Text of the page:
Neuroscience has discovered the remarkably simple source for endless self-motivation.
We can do anything we set our minds to. But sometimes it can feel like our brains are working against us when it comes to achieving our goals.
Plans to learn a new skill, get in shape, or to save money and start a business, keep getting pushed back in the hopes that Future You will handle it "someday."
It's a crippling behavioral cycle. In fact, in psychology, procrastination is classified as a form of self-sabotage.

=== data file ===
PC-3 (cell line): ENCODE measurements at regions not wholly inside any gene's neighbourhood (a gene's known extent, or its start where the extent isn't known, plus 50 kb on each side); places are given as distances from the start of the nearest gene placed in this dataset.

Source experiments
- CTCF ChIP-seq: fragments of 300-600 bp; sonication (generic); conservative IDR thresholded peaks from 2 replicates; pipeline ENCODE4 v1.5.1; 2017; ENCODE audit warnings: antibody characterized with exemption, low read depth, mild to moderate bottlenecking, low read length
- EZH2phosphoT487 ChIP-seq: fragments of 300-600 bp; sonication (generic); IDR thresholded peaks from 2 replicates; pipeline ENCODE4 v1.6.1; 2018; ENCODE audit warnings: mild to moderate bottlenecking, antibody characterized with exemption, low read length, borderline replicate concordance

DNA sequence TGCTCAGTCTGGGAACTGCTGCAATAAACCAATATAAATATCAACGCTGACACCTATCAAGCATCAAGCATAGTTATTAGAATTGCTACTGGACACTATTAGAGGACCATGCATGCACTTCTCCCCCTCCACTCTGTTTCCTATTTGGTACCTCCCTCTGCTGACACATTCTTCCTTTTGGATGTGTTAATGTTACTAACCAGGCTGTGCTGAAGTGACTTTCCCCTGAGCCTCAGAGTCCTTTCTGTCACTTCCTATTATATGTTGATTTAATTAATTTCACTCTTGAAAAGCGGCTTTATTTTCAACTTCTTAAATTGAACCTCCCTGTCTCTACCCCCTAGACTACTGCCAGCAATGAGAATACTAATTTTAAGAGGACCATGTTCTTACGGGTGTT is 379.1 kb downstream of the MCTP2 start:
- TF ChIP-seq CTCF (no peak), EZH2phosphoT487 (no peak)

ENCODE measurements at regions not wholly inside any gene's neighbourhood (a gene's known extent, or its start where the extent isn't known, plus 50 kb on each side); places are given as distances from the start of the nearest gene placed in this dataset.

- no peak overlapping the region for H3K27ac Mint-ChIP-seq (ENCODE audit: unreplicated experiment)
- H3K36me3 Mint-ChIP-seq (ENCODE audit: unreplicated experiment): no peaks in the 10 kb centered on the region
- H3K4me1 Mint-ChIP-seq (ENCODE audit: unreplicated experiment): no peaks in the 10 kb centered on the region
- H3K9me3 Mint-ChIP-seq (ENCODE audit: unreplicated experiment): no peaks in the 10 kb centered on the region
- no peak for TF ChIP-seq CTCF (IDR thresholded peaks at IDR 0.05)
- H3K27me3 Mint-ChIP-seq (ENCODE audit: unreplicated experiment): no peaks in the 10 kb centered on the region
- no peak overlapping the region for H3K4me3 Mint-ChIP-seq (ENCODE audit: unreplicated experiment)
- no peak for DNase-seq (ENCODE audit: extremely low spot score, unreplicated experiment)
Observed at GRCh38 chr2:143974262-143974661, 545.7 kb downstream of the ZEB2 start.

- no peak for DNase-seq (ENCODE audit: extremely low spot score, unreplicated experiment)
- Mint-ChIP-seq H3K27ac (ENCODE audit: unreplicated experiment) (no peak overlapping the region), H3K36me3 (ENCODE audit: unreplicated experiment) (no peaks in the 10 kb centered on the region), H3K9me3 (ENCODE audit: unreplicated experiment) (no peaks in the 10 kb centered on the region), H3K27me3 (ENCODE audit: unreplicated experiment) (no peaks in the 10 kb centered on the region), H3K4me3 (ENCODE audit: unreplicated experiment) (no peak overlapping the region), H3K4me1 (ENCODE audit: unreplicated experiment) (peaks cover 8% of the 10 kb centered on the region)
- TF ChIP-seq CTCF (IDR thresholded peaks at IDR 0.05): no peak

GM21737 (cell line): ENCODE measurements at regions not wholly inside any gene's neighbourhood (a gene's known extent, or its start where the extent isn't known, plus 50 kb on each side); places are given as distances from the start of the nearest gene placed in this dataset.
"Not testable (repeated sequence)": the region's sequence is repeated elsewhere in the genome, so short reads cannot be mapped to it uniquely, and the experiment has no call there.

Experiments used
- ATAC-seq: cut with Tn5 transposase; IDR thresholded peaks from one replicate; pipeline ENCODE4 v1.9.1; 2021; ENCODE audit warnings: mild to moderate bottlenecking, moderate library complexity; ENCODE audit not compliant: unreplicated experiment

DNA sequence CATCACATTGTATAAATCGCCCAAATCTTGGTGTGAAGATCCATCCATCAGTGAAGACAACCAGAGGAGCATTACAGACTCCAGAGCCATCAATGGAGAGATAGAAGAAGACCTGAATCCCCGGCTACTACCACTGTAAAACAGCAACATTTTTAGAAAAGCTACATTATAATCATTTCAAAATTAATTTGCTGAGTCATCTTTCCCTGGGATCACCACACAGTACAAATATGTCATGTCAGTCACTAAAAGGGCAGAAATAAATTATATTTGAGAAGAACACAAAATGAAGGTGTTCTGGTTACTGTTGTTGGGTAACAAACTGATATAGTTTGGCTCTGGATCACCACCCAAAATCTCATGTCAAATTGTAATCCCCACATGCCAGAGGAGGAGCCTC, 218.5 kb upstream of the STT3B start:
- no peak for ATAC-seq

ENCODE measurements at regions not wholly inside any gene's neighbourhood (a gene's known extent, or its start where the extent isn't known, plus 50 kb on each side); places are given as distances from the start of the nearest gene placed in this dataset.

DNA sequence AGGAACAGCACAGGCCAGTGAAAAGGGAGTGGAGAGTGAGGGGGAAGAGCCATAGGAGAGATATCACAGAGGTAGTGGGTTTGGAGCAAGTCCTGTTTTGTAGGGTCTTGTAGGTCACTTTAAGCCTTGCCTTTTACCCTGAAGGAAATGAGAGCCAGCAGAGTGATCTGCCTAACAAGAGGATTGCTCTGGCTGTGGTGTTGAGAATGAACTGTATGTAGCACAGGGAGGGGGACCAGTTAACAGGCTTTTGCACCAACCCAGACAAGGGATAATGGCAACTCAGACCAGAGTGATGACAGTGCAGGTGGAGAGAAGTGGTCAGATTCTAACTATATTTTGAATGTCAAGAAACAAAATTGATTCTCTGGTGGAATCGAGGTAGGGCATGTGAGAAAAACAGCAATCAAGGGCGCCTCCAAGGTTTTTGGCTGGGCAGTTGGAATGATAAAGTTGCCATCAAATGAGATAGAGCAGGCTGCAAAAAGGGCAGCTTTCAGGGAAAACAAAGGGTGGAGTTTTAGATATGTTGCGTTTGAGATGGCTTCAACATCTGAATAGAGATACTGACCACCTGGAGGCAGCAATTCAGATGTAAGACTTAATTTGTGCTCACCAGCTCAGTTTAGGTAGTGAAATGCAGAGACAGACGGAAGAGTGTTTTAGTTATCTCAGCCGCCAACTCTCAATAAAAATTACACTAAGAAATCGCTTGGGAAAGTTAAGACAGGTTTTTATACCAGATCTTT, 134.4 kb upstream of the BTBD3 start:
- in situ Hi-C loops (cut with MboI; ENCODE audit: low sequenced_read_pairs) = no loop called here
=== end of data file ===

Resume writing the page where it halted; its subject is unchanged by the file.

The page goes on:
But there's good news. While learning how to become self-motivated may feel difficult or nebulous, the potential solution is remarkably simple, according to Psychology Today and cognitive neuroscience.
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In their findings, a psychology professor at Harvard University, Ron Siegel, suggested that the key to following through on motivation boils down to this: bring optimism and fun back into the picture.
This sounds a little hokey, right? After all, completing a term paper or your taxes isn't exactly fun.
While this habit seems anything but scientific, the neurological reasons behind it aren't.
According to the research, the reason we procrastinate on our ambitions lies in our primal psychology.